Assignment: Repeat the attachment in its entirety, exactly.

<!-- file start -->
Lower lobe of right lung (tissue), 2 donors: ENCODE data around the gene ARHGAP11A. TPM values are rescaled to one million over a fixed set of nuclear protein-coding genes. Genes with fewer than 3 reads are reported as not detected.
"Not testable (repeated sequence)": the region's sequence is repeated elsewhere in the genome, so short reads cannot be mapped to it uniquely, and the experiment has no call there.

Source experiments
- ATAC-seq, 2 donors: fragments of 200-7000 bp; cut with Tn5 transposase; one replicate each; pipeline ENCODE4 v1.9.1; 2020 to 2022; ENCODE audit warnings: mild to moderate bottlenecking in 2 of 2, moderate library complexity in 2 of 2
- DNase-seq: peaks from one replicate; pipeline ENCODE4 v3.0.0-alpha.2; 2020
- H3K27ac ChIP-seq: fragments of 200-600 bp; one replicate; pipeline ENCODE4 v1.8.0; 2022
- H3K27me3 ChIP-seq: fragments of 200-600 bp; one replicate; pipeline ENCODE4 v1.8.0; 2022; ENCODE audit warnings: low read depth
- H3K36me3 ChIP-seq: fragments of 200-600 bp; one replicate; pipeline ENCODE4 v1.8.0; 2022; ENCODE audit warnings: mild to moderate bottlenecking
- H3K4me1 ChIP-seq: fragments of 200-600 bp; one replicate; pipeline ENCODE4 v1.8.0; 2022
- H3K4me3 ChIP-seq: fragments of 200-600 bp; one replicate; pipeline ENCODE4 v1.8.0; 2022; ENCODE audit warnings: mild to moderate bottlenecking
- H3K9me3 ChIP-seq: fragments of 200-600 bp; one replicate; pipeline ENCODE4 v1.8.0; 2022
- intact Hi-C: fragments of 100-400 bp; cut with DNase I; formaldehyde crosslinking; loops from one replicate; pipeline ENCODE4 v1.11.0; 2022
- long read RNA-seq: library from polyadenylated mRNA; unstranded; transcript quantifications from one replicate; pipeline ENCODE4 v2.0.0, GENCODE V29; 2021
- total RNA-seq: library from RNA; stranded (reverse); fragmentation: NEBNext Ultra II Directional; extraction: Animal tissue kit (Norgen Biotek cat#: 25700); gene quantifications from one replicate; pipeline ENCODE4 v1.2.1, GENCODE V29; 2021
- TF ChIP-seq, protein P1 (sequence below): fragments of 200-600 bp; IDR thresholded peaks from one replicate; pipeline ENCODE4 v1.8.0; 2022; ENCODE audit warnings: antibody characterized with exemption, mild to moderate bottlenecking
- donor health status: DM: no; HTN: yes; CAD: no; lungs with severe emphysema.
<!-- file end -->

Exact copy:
Lower lobe of right lung (tissue), 2 donors: ENCODE data around the gene ARHGAP11A. TPM values are rescaled to one million over a fixed set of nuclear protein-coding genes. Genes with fewer than 3 reads are reported as not detected.
"Not testable (repeated sequence)": the region's sequence is repeated elsewhere in the genome, so short reads cannot be mapped to it uniquely, and the experiment has no call there.

Source experiments
- ATAC-seq, 2 donors: fragments of 200-7000 bp; cut with Tn5 transposase; one replicate each; pipeline ENCODE4 v1.9.1; 2020 to 2022; ENCODE audit warnings: mild to moderate bottlenecking in 2 of 2, moderate library complexity in 2 of 2
- DNase-seq: peaks from one replicate; pipeline ENCODE4 v3.0.0-alpha.2; 2020
- H3K27ac ChIP-seq: fragments of 200-600 bp; one replicate; pipeline ENCODE4 v1.8.0; 2022
- H3K27me3 ChIP-seq: fragments of 200-600 bp; one replicate; pipeline ENCODE4 v1.8.0; 2022; ENCODE audit warnings: low read depth
- H3K36me3 ChIP-seq: fragments of 200-600 bp; one replicate; pipeline ENCODE4 v1.8.0; 2022; ENCODE audit warnings: mild to moderate bottlenecking
- H3K4me1 ChIP-seq: fragments of 200-600 bp; one replicate; pipeline ENCODE4 v1.8.0; 2022
- H3K4me3 ChIP-seq: fragments of 200-600 bp; one replicate; pipeline ENCODE4 v1.8.0; 2022; ENCODE audit warnings: mild to moderate bottlenecking
- H3K9me3 ChIP-seq: fragments of 200-600 bp; one replicate; pipeline ENCODE4 v1.8.0; 2022
- intact Hi-C: fragments of 100-400 bp; cut with DNase I; formaldehyde crosslinking; loops from one replicate; pipeline ENCODE4 v1.11.0; 2022
- long read RNA-seq: library from polyadenylated mRNA; unstranded; transcript quantifications from one replicate; pipeline ENCODE4 v2.0.0, GENCODE V29; 2021
- total RNA-seq: library from RNA; stranded (reverse); fragmentation: NEBNext Ultra II Directional; extraction: Animal tissue kit (Norgen Biotek cat#: 25700); gene quantifications from one replicate; pipeline ENCODE4 v1.2.1, GENCODE V29; 2021
- TF ChIP-seq, protein P1 (sequence below): fragments of 200-600 bp; IDR thresholded peaks from one replicate; pipeline ENCODE4 v1.8.0; 2022; ENCODE audit warnings: antibody characterized with exemption, mild to moderate bottlenecking
- donor health status: DM: no; HTN: yes; CAD: no; lungs with severe emphysema.